But Argentina is vast and it was calling. Salta province was marked on our rough little map as a place of beauty, however reaching the capital required crossing 800 km of pampas, flat plains with nothing but fields, industrial settlements and grass. Not an appealing option, so we did what any unprofessional cyclist would do: we hitch-hiked. But who is going to stop for two scruffy individuals with two bicycles and 10 bags you may wonder? Many people! Hitch-hiking with bikes has proved surprisingly easy and forms an important part of our journey, allowing us to cycle the parts that are beautiful and skip the mundane stretches of pampas. It has also enabled us to see more of the country than would otherwise have been possible in the four months if we cycled every kilometre.


The Quebrada de Cafayate, the road from Salta to Cafayate, is spectacular and provided three blissful days of cycling through immense and majestic mountains, bizarre towering pillars of eroded sand, rust-coloured chambers that echoed with antiquity, cactuses and thorn bushes squatting on mottled green hills through which a silvery river and our road glided and panoramas that left us dizzy.


From Cafayate, we wound our merry way towards La Rioja. Pretty little villages, dry but beautiful landscapes and a desert sandstorm followed by a lift in a tip-truck characterised that leg of our journey. From there we headed to the Cordoba province and spent a few weeks rock climbing and visiting the picturesque towns before heading to Mendoza, where we discovered that wine tasting on bicycles is delightful.


With anticipation, the journey up into the white Andes began. Without a doubt this was a highlight. Luminous blue skies and spectacular sweeping mountains in sun-softened reds, browns, yellows, greens, beiges, chocolates, blues, purples, pinks, turquoises and more colours than imaginable filled our eyes and imaginations.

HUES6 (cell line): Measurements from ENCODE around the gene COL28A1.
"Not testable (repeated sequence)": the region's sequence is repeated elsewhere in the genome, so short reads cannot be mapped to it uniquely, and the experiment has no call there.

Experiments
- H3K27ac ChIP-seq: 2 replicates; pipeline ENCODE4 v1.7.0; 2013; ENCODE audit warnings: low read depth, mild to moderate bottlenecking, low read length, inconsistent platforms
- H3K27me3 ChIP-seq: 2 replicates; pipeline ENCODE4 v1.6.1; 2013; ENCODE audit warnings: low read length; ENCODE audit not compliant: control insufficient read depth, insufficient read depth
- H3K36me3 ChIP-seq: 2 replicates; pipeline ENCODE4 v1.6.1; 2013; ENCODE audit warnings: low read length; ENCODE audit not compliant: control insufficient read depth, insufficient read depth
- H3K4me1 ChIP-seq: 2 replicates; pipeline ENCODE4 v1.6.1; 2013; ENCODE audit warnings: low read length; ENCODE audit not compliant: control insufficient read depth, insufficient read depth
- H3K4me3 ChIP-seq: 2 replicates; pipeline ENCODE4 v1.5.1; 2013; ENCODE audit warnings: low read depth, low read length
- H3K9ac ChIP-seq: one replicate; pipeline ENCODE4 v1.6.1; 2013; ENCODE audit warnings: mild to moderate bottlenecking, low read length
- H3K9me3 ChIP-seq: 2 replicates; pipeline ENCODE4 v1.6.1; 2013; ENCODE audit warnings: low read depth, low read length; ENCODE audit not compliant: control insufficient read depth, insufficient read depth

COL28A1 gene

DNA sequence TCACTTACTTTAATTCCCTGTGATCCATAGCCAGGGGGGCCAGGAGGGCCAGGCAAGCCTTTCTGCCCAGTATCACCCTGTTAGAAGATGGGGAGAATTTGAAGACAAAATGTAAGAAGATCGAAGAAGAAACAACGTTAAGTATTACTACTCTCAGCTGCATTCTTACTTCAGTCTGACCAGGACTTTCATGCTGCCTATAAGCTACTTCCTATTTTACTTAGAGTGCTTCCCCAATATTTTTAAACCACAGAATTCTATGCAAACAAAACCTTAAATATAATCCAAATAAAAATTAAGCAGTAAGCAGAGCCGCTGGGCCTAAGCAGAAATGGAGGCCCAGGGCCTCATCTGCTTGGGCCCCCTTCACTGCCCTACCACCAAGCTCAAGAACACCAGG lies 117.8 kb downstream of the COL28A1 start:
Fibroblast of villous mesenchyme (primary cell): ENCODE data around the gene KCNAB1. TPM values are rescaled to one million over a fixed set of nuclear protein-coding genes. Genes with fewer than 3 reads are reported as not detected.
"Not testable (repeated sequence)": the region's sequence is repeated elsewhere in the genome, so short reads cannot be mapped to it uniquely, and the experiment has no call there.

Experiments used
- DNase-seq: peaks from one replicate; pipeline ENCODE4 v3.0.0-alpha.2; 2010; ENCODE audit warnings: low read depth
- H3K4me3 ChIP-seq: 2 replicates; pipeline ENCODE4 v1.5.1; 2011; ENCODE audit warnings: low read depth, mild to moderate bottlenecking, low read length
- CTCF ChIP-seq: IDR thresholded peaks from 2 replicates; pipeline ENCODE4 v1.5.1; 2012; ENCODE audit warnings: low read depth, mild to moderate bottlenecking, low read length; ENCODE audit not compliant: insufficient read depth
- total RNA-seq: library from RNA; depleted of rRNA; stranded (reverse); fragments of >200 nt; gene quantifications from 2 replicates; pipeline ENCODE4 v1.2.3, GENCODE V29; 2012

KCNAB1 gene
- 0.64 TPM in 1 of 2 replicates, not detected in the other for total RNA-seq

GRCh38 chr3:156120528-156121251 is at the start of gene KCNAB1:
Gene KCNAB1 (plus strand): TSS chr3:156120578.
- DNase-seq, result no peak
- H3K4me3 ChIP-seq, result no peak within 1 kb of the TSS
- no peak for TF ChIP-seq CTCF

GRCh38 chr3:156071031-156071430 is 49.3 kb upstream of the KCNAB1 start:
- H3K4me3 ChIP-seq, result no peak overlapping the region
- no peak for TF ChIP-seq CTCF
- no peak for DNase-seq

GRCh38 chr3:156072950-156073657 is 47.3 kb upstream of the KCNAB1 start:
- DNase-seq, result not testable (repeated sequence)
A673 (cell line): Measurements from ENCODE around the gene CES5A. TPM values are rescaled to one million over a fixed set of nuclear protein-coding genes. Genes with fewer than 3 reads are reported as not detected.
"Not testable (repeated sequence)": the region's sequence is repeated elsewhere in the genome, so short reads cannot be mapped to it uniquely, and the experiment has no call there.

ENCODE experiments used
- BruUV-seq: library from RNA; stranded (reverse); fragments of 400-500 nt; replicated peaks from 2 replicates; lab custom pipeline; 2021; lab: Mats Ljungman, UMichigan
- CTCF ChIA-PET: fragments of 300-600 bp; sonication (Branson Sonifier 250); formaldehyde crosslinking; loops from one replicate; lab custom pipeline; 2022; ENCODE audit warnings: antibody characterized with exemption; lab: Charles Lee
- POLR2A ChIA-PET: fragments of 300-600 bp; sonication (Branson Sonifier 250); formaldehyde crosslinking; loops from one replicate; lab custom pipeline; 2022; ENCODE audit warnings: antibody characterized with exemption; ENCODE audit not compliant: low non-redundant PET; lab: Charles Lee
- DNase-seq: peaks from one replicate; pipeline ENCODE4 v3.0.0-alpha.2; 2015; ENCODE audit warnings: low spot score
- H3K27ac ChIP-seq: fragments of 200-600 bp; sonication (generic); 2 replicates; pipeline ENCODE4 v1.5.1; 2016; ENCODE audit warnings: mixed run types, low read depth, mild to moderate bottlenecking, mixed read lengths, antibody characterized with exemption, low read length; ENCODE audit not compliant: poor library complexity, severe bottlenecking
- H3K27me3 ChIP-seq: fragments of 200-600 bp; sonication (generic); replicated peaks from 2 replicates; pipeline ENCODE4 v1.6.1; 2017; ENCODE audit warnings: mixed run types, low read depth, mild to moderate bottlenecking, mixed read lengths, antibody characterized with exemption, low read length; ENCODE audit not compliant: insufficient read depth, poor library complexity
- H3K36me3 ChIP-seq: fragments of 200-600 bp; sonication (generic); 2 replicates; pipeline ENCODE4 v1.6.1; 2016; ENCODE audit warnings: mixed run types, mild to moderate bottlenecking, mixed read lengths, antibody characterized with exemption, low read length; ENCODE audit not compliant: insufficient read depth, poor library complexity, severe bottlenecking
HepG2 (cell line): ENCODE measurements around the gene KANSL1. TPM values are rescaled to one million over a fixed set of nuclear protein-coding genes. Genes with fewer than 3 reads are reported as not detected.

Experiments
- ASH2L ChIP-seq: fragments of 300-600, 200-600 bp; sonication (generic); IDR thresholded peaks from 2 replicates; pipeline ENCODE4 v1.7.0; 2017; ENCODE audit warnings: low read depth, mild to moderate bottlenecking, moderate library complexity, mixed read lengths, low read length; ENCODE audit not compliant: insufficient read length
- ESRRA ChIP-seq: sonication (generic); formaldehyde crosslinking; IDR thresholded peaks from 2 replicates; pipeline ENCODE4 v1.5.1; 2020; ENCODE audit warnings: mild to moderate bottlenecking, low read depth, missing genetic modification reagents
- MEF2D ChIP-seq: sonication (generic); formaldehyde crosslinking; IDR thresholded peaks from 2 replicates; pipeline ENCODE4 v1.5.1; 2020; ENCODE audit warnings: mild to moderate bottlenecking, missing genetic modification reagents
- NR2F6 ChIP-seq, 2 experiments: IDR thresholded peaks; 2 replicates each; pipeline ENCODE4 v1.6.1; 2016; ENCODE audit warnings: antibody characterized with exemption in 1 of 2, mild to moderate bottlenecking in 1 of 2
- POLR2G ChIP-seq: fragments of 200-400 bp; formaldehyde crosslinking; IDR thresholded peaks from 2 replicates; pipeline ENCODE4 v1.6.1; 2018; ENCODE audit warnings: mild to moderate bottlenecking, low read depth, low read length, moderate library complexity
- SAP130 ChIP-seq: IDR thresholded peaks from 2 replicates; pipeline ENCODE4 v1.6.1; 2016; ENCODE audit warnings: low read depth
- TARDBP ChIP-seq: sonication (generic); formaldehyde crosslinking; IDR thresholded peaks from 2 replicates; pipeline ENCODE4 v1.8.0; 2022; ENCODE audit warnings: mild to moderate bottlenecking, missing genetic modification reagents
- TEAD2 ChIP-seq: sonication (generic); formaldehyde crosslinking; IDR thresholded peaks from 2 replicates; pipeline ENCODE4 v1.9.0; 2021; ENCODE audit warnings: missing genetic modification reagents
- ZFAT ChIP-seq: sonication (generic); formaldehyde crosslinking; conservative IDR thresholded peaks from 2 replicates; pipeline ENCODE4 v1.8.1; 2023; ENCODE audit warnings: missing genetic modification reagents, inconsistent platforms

We took our time, rock climbed, hiked up a glacier and into the valley below Aconcagua, the highest peak outside the Himalayas, and gradually made our way to the Chilean border crossing into Chile.


Our experience of Chile started with a heady rush: zooming down a snaking road to the smart and arty seaside cities of Vina del Mar and Valparaiso, then on to the staggering large but fascinating Santiago, and thereafter an incredible 200 km of changing terrain as we cycled from Osorno up into the Andes. Our second crossing was equally resplendent though vastly different and continually changing: from brilliant green estates and enormous trees, to lush forests, then into an eerie post-eruption world of dead trees and grey ash. Argentina welcomed us first with icy rain, then a spectacular cycle through the seven lakes districts.


The plan from there is to head towards Bariloche and explore the area’s incredible mountains, lakes, rivers and chocolate. The area is also home to the country’s best rock climbing, which we are really excited about. From there, we turn south. We are toying with the idea of crossing over the Andes into Chile again, but this will depend on time. One definite plan is that we are going to the Petzl Rock Trip Rock Climbing Festival at Piedra Parada, a newly developed climbing area. Nearing the end of our trip, we will head back up to Buenos Aires, and – again, time dependent – will hopefully make a short loop through the bottom of Uruguay.


Thus far, the trip has been remarkable! Each day we wonder where we are going to sleep tonight and then laugh at the sheer thrill of having no clue. We are developing quite a list of odd free-camp spots, including a petrol station shelter, in the garden of a planetarium, the ruins of an old church, a vegetable farmer’s garlic field, along with the truly spectacular places like alongside Andean lakes, tucked away in eroded, red-rock caverns, at the foot of giant granite mountains or surrounded by towered, snow-capped peaks.